WSMA will continue to work with all parties to try to assure that patient care does not suffer because of the new practices of the large pharmacies. WSMA has received written confirmation from the Seattle Drug Enforcement Agency office that the “DEA has placed no additional requirements on Washington pharmacies ‘when verifying certain prescriptions for controlled substances’.” WSMA is pursuing this issue locally with the state attorney general’s office and nationally in consultation with the AMA.

While WSMA continues to pursue this matter, if you are faced with a specific, particularly egregious delay or denial of a prescribed controlled substance for a patient, you can file a complaint with the state Board of Pharmacy. Be sure that you are adhering to Washington state regulations on prescribing controlled substances. For questions, contact Bob Perna at rjp@wsma.org or Denny Maher, MD, JD at dpm@wsma.org.

 

Engaging Physicians in Enrollment: Health Care Coverage Expansions

Physicians offices, hospitals and health systems across the state are working to help their communities access health care insurance coverage available under the Affordable Care Act. Key audiences to engage include physicians and medical staff. Swedish created a focused effort to reach this group.

To help with changes associated with the ACA and new health coverage options offered through the state’s expanded Medicaid program and the new health benefit exchange, Swedish formed a Quality Improvement Project Team. The “Medicaid Expansion/Exchange” QIP Team represents content experts from across the organization who have come together to establish an action plan for Swedish.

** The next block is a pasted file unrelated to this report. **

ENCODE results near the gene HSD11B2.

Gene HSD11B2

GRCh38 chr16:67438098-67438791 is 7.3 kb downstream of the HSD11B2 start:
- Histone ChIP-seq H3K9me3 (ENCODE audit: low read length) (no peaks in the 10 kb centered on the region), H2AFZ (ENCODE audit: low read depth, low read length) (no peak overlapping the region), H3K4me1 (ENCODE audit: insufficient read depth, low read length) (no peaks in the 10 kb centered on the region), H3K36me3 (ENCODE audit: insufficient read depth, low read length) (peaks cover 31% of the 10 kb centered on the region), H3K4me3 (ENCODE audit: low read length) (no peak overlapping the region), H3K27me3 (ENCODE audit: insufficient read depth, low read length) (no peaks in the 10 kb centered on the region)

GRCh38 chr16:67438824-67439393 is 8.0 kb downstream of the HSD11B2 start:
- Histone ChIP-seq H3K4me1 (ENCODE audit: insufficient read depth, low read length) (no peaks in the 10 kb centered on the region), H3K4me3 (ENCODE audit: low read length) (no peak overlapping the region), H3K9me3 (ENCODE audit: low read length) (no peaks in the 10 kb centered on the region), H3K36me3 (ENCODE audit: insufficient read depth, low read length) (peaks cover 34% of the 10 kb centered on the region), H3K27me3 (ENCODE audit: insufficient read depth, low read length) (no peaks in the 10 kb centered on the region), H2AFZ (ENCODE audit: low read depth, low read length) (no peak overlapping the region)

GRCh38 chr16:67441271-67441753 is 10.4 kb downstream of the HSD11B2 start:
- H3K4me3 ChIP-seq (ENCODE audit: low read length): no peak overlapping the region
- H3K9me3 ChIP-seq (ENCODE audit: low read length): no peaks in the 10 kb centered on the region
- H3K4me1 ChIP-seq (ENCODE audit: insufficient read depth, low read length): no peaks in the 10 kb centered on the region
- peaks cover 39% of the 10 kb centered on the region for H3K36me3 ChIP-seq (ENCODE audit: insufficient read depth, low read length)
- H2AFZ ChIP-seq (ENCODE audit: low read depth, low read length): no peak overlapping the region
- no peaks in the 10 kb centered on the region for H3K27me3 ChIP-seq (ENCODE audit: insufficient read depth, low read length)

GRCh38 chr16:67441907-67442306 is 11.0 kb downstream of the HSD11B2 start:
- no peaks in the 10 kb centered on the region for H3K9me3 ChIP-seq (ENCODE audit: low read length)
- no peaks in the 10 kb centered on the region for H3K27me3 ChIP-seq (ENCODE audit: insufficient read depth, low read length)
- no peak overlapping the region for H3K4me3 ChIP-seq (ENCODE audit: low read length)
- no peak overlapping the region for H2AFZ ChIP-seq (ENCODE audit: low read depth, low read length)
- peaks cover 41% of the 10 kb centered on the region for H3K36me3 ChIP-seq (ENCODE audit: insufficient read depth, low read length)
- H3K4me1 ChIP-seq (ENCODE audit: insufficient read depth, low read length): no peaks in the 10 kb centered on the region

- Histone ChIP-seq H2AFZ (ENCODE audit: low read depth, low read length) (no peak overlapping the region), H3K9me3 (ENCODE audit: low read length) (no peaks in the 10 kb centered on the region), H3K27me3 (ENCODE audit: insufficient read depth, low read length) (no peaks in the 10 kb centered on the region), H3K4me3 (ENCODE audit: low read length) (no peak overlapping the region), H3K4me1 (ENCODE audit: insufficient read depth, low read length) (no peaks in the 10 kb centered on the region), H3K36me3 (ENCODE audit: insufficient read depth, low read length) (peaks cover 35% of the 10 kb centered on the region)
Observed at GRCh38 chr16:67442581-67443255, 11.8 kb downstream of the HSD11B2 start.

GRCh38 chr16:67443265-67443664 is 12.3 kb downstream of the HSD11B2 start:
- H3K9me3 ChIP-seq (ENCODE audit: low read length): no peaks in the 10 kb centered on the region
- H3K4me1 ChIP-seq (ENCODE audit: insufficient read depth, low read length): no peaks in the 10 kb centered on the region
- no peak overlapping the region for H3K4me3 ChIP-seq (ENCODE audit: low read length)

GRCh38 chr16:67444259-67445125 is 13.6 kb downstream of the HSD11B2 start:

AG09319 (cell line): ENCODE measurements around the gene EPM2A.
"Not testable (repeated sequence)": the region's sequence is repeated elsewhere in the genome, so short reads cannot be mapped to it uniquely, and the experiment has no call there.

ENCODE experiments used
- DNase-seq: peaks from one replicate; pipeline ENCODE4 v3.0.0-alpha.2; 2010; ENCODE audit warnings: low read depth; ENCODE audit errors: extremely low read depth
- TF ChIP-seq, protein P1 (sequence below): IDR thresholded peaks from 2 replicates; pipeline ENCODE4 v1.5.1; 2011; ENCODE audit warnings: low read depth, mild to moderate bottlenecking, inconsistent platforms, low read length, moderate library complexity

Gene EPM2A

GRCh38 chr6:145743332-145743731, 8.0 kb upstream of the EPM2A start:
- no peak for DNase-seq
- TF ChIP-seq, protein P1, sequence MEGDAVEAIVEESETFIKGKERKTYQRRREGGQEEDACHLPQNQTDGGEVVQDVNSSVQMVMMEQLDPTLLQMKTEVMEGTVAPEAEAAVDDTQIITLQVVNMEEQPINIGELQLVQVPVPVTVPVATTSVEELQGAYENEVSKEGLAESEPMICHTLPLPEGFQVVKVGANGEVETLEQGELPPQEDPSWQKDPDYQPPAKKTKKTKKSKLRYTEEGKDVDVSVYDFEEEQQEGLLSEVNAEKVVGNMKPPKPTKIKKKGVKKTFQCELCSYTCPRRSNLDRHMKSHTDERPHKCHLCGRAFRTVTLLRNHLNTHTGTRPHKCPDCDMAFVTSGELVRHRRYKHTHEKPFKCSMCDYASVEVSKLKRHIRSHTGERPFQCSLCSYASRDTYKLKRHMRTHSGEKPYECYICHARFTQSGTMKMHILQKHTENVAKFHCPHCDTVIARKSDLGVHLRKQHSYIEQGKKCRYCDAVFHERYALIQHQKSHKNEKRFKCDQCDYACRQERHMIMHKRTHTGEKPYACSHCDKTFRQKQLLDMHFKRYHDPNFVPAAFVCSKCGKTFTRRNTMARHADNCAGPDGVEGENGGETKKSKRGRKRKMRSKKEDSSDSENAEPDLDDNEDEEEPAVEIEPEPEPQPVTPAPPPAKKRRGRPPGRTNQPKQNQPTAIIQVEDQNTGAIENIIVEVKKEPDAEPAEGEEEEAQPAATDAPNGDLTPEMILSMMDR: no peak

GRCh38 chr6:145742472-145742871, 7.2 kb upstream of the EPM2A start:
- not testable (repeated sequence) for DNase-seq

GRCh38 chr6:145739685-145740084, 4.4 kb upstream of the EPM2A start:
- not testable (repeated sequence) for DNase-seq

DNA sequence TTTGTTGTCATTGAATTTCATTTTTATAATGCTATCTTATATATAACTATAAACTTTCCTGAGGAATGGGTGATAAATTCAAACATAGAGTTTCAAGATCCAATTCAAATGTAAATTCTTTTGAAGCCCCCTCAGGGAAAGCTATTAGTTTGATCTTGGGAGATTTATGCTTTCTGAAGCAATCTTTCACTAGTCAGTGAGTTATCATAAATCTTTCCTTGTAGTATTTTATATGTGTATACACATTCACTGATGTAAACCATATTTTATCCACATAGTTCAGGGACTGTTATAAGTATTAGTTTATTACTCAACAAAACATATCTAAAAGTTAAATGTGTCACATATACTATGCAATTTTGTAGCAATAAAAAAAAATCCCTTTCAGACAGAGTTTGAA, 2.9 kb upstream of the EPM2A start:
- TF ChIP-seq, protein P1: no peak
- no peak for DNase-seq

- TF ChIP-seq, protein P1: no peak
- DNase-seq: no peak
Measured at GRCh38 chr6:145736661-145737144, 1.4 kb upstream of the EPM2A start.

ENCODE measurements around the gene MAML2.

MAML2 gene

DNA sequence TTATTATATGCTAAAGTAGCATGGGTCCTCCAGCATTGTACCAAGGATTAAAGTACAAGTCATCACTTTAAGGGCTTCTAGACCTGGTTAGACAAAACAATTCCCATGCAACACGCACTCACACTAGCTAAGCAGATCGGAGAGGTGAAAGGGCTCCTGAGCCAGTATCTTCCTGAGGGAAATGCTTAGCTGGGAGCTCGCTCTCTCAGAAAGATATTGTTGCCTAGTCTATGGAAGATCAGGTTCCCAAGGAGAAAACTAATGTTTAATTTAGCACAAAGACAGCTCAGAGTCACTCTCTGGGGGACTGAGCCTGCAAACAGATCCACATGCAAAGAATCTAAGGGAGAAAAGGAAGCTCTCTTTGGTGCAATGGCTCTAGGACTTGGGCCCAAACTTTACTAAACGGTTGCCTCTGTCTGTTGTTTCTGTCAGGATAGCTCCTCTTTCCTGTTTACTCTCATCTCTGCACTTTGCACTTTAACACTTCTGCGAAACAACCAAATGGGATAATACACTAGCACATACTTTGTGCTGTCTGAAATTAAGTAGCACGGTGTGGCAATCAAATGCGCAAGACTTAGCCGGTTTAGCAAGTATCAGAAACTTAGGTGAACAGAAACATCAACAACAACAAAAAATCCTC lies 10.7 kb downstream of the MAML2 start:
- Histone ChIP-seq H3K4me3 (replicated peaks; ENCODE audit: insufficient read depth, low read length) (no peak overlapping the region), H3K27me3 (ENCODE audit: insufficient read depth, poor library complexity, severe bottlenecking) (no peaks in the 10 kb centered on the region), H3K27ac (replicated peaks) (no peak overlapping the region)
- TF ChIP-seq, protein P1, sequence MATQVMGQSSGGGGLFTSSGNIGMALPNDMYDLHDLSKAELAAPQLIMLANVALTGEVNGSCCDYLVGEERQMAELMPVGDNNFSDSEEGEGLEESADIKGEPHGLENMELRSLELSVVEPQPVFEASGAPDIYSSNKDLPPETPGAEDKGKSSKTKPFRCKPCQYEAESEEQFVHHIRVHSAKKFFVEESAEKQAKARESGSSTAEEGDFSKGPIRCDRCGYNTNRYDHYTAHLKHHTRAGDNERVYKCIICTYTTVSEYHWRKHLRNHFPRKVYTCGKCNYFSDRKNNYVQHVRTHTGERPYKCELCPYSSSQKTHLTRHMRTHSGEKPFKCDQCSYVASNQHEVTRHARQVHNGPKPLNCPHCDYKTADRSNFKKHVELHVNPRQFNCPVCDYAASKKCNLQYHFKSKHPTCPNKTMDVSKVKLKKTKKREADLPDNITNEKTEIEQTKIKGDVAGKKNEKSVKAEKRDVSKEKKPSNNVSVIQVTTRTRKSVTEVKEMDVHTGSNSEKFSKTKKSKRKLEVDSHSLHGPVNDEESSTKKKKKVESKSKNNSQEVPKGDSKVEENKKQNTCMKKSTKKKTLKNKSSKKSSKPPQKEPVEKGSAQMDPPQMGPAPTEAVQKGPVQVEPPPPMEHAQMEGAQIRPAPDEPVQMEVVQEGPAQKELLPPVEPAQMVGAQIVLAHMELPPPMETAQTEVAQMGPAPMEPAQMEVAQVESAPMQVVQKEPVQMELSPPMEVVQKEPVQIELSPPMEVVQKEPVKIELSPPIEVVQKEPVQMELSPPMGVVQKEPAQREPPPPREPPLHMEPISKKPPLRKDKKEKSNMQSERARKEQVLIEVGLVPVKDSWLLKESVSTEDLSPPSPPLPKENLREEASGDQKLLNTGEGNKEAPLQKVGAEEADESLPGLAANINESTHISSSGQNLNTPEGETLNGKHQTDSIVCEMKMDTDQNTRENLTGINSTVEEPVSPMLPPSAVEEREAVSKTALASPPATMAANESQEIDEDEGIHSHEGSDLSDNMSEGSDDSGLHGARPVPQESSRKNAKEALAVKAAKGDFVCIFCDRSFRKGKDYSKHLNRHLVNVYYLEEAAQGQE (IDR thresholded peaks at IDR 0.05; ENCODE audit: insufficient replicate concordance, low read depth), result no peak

A core element of the QIP Team action plan is centered on physician/medical staff outreach and education including:

  • Physician leadership meetings: Action plans and resources are being presented at a series of upcoming meetings targeting physicians and all staff across the Swedish system
  • Targeted newsletters/publications: Updates on the ACA and specifically Medicaid expansion and the health benefit exchange will be shared via Swedish Medical staff news and other internal newsletters/publications
  • Onsite enrollment: Swedish providers will receive a list of Swedish trained “In-person assistors” who can help enroll patients at Swedish hospitals
  • Partnerships: Swedish Medical Group is partnering with federally qualified health centers (FQHCs) and other community clinics to help manage the influx of new patients
  • Online resources: A toolkit of medical staff and patient materials will be available via Swedish intranet pages.

The Swedish team will continue to evolve this action plan, as needed, to best meet the needs of Swedish staff and patients. For more information contact tom.gibbon@swedish.org